Centre notifies guidelines on plastic packaging

Updated on Feb 19, 2022 04:54 AM IST

Union environment minister Bhupender Yadav took to social media to announce the notification of the new Plastic Waste Management (Amendment) Rules, 2022, late on Thursday night

Plastic manufacturers say there could be some disruption in meeting the timelines. (AFP)
Plastic manufacturers say there could be some disruption in meeting the timelines. (AFP)
ByJayashree Nandi, Hindustan Times, New Delhi

The Union ministry of environment, forest and climate change (MoEFCC) has notified guidelines on Extended Producer Responsibility (EPR) for plastic packaging, with an aim to eliminate single-use plastics and promote alternatives. The ministry has also laid down roles and responsibilities of producers, importers, brands generating plastic packaging waste, central and state pollution control boards, recyclers and waste processors in minimising plastic waste.

Union environment minister Bhupender Yadav took to social media to announce the notification of the new Plastic Waste Management (Amendment) Rules, 2022, late on Thursday night. “Taking forward the clarion call given by PM Shri @narendramodi ji to eliminate single-use plastics, @moefcc has notified comprehensive Guidelines on Extended Producers Responsibility on plastic packaging,” Yadav tweeted.

The latest guidelines will come into force with immediate effect, the notification said.

“The guidelines not only provide a framework to strengthen the circular economy of plastic packaging waste, but also promote development of new alternatives to plastics. They provide a roadmap for businesses to move towards sustainable plastic packaging,” Yadav said.

Circular economy is a model of production and consumption, which involves sharing, leasing, reusing, repairing, refurbishing and recycling existing materials and products as long as possible, according to European Parliament.

According to the new rules, plastics have been classified into four categories — category one will include rigid plastic packaging; category two will include flexible plastic packaging of single layer or multilayer (more than one layer with different types of plastic), plastic sheets and covers made of plastic sheet, carry bags, plastic sachet or pouches.

Category three will include multi-layered plastic packaging (at least one layer of plastic and at least one layer of material other than plastic) while plastic sheet or like used for packaging as well as carry bags made of compostable plastics will fall under category four.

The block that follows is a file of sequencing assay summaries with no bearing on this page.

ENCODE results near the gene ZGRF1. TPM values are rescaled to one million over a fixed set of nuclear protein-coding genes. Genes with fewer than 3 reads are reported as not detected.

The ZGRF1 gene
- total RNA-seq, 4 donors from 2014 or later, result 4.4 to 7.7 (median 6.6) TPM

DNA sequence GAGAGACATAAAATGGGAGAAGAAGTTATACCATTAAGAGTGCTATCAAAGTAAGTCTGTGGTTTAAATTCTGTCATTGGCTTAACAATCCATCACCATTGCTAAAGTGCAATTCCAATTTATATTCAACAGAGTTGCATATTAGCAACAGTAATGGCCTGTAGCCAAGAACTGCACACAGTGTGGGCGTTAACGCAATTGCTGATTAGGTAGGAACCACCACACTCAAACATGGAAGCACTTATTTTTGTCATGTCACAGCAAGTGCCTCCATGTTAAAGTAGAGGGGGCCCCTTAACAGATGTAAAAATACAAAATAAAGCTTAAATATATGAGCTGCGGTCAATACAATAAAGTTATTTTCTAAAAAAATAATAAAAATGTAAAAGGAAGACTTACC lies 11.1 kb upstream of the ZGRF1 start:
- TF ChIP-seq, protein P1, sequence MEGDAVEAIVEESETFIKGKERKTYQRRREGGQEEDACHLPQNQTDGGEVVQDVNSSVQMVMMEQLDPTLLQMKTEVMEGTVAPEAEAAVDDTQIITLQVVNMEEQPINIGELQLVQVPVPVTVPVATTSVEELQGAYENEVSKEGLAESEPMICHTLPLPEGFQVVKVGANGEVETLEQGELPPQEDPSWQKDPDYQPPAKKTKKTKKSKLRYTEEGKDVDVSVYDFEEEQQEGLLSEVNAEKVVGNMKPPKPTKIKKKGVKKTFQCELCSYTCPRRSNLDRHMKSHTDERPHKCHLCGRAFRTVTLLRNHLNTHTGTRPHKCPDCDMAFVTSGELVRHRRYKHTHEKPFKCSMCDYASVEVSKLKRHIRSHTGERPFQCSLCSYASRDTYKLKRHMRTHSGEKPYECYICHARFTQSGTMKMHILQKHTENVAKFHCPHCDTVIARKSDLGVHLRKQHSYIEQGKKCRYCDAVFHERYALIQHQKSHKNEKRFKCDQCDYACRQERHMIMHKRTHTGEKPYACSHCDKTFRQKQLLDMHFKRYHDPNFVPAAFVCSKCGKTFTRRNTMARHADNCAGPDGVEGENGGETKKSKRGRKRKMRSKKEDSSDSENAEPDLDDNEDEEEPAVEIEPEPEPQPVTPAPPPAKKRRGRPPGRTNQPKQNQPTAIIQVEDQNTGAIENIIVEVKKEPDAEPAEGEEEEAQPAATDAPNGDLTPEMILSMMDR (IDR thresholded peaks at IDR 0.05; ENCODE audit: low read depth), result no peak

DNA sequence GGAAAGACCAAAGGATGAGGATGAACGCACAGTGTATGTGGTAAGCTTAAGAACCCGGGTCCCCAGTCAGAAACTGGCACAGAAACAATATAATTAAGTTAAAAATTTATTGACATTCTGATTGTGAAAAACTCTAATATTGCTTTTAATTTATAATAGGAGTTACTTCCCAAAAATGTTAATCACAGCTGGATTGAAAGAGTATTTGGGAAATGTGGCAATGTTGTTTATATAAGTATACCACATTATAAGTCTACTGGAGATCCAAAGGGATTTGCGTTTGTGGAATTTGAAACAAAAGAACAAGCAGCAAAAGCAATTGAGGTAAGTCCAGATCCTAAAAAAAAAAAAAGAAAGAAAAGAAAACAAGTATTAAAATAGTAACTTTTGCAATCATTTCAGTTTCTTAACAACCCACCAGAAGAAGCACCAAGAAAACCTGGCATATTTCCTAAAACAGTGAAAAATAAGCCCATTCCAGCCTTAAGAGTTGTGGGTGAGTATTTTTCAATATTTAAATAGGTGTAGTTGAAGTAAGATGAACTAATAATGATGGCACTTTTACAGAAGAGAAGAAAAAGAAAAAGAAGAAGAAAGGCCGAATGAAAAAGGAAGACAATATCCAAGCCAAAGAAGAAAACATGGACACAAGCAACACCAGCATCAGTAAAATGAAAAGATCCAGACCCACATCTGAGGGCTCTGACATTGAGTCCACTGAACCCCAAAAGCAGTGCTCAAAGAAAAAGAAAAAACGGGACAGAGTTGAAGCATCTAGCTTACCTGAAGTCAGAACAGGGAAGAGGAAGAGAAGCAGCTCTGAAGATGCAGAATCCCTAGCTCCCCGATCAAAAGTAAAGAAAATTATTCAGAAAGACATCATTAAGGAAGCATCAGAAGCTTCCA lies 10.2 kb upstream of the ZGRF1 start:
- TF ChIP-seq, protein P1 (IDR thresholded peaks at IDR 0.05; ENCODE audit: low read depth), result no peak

Specifications for reuse, recycling, use of recycled plastic content, and end-of-life disposal of non-recyclable plastic packaging also featured in the EPR.

The ministry has also called for setting up a centralised online portal by Central Pollution Control Board (CPCB) for the registration as well as filing of annual returns by producers, importers and brand-owners, plastic waste processors of plastic packaging waste by March 31.

Producers, importers, brand-owners and plastic waste processors have to provide the details of recycling certificates only from registered recyclers along with the details of quantity sent for end-of-life disposal, by June 30 of next financial year while filing annual returns on the online portal.

Producers of plastic packaging, the notification said, will have to manage 35% of the ‘Q1’ waste in metric tonnes in 2021-22.

Q1 is calculated by adding the last two years’ average weights of plastic packaging material sold and pre-consumer plastic packaging waste, and subtracting the annual quantity of plastic packaging supplied to brand owners.

The EPR target will be increased to 70% in 2022-23 and 100% from 2023-24 onwards. “Similar EPR targets apply for importers and brand owners but the quantity will be different depending upon the quantity of packaging waste they are responsible for,” the notification added.

The recycling obligation for producers will be 50% for rigid plastics in 2024-25, 60% in 2025-26, 70% in 2026-27, and 80% from 2027-28 onwards. “Similar timelines also apply to brands and importers,” it said.

MoEFCC notified the Plastic Waste Management Rules on March 18, 2016, and the Solid Waste Management Rules on April 8 the same year. “As plastic waste is part of solid waste, therefore, both the rules apply to managing plastic waste in the country,” the notification said.